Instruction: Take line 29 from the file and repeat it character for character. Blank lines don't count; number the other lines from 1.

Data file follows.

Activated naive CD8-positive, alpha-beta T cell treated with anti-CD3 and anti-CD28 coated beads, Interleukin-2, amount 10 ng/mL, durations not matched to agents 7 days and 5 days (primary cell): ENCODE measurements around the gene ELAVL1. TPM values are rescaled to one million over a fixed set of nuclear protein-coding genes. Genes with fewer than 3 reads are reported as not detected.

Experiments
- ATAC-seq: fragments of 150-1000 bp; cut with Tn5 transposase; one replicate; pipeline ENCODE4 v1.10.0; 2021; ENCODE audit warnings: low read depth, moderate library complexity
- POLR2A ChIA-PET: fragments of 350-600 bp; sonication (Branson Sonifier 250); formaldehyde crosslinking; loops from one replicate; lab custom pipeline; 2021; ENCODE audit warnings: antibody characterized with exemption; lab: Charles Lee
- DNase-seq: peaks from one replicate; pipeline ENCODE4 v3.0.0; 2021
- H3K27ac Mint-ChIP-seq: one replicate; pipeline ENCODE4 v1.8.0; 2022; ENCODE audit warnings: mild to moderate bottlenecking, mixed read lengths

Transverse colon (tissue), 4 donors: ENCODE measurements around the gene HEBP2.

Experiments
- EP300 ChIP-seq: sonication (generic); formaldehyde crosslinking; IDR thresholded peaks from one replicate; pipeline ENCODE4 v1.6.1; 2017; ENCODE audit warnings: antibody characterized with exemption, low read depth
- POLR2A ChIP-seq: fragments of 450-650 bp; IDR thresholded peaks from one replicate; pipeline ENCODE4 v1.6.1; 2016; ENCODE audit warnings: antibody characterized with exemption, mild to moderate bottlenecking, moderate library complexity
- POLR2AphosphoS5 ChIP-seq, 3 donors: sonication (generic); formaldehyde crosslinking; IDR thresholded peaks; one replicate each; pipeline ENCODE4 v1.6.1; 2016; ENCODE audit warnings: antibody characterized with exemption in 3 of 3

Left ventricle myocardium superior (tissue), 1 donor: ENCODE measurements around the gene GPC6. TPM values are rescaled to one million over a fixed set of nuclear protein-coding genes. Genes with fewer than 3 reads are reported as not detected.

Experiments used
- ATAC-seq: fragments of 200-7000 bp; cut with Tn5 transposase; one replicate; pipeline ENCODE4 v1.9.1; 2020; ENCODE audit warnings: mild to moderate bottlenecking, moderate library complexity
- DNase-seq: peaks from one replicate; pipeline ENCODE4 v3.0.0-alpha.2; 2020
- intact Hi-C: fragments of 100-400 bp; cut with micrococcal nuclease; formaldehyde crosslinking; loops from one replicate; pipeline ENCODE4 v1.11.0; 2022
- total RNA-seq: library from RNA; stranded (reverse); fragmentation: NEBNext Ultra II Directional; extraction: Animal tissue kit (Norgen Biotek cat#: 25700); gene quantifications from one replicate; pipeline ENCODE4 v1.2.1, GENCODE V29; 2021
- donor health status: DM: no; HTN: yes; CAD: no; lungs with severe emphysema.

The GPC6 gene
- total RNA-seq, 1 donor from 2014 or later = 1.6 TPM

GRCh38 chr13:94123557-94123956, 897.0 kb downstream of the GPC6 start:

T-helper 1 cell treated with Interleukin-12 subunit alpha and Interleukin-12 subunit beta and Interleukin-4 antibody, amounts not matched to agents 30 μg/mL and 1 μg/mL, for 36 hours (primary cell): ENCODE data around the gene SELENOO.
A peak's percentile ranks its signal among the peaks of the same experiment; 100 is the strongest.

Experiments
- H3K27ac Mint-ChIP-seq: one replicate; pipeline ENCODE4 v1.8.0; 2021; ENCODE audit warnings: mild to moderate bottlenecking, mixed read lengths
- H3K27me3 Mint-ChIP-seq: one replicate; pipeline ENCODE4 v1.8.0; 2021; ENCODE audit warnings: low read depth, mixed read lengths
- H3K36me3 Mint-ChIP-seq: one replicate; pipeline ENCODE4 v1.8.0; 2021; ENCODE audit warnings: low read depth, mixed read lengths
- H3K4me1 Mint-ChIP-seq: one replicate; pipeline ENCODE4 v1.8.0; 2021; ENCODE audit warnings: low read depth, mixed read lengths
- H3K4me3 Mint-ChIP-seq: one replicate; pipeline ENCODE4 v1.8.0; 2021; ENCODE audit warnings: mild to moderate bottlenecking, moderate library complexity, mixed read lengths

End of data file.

- H3K4me3 Mint-ChIP-seq: one replicate; pipeline ENCODE4 v1.8.0; 2021; ENCODE audit warnings: mild to moderate bottlenecking, moderate library complexity, mixed read lengths